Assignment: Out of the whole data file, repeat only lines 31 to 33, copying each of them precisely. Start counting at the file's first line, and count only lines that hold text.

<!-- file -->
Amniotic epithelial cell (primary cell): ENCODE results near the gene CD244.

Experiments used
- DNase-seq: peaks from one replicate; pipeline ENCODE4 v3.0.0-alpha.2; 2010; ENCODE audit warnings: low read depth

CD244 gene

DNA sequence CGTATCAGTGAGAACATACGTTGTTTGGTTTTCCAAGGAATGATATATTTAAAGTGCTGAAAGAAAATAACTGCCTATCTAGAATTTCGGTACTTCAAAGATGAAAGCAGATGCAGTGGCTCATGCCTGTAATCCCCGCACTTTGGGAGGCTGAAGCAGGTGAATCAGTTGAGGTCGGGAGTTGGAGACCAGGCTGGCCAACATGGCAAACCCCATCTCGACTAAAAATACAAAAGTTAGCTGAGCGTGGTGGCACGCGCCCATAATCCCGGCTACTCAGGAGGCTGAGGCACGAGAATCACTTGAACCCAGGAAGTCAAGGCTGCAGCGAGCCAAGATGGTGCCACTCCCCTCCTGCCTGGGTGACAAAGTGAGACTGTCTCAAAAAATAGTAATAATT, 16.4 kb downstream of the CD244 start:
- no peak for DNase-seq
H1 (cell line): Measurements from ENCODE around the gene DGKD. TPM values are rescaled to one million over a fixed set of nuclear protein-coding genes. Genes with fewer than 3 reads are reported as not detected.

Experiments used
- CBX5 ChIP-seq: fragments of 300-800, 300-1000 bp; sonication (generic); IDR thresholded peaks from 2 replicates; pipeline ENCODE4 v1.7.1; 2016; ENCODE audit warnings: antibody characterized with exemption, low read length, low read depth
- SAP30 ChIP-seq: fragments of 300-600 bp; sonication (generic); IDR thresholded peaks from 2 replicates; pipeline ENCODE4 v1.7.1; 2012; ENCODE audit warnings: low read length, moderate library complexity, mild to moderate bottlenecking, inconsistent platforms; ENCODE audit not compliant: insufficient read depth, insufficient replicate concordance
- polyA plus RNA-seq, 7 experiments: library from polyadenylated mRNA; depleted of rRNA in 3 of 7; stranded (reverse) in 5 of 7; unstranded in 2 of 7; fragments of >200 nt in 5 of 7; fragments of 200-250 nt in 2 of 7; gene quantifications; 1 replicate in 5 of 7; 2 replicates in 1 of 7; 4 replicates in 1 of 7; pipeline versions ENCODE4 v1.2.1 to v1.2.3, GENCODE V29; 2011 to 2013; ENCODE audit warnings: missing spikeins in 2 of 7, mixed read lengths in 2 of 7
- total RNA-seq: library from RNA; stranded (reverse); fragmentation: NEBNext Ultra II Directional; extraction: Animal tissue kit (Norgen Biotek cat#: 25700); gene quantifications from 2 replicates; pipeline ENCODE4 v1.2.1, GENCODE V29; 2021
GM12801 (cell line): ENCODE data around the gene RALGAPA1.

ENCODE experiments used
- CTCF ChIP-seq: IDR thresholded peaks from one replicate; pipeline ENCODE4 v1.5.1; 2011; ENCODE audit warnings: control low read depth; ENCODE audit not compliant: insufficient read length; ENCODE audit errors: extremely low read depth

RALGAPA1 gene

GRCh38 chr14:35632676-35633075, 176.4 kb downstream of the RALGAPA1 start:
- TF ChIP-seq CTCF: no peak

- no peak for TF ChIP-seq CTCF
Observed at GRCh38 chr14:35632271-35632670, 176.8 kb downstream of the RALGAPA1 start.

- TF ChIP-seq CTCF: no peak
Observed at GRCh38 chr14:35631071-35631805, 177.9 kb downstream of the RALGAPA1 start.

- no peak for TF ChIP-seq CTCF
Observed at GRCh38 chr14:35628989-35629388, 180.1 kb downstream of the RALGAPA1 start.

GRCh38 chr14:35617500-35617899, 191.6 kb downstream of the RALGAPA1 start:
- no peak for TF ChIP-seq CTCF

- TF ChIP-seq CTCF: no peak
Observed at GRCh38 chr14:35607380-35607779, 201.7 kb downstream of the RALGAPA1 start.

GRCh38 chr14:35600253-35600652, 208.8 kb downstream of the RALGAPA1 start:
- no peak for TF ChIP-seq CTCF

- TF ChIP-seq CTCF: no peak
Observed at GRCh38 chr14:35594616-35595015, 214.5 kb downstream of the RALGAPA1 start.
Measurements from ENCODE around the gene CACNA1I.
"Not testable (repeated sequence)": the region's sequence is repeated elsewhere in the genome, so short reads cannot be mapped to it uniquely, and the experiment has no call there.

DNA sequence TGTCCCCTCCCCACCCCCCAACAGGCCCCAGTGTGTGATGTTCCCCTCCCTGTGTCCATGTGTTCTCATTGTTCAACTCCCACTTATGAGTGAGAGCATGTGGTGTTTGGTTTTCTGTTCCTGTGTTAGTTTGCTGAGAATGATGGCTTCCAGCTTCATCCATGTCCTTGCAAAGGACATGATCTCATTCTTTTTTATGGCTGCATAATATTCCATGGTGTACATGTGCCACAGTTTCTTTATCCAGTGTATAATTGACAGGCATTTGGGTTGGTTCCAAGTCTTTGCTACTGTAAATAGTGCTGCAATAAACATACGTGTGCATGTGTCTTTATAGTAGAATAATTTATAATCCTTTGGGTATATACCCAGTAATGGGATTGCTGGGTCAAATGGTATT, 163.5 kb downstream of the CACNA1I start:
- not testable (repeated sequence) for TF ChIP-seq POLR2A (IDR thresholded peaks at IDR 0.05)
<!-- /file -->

- TF ChIP-seq CTCF: no peak
Observed at GRCh38 chr14:35594616-35595015, 214.5 kb downstream of the RALGAPA1 start.
Measurements from ENCODE around the gene CACNA1I.